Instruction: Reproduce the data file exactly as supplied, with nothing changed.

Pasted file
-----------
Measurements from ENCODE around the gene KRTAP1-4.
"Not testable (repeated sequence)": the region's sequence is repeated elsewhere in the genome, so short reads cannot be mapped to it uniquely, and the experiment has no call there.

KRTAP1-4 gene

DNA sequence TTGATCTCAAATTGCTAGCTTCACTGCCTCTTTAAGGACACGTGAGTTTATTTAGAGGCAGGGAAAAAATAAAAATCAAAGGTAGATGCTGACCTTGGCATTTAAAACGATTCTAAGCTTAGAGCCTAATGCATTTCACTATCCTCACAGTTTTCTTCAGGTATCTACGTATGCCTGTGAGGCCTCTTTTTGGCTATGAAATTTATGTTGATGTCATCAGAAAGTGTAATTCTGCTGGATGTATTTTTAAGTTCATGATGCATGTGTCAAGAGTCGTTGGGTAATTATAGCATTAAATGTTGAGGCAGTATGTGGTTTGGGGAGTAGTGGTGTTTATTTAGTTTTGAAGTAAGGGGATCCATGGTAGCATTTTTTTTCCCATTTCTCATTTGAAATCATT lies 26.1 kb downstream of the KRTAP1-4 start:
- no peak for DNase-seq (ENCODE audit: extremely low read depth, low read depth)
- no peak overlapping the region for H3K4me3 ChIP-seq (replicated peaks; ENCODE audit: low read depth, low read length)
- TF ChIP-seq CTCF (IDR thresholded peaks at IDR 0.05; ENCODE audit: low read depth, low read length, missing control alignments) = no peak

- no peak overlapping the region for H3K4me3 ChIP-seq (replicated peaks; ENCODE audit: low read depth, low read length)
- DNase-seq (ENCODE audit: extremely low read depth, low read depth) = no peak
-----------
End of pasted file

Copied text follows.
Measurements from ENCODE around the gene KRTAP1-4.
"Not testable (repeated sequence)": the region's sequence is repeated elsewhere in the genome, so short reads cannot be mapped to it uniquely, and the experiment has no call there.

KRTAP1-4 gene

DNA sequence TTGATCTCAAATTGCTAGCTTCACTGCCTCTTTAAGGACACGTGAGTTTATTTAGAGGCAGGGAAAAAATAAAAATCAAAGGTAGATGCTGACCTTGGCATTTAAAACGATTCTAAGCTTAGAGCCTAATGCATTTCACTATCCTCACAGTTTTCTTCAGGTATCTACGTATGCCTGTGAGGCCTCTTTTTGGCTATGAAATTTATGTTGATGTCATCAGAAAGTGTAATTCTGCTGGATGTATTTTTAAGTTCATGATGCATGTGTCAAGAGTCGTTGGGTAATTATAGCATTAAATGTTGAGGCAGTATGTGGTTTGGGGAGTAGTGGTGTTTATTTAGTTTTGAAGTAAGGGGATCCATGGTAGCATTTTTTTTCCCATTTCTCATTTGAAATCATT lies 26.1 kb downstream of the KRTAP1-4 start:
- no peak for DNase-seq (ENCODE audit: extremely low read depth, low read depth)
- no peak overlapping the region for H3K4me3 ChIP-seq (replicated peaks; ENCODE audit: low read depth, low read length)
- TF ChIP-seq CTCF (IDR thresholded peaks at IDR 0.05; ENCODE audit: low read depth, low read length, missing control alignments) = no peak

- no peak overlapping the region for H3K4me3 ChIP-seq (replicated peaks; ENCODE audit: low read depth, low read length)
- DNase-seq (ENCODE audit: extremely low read depth, low read depth) = no peak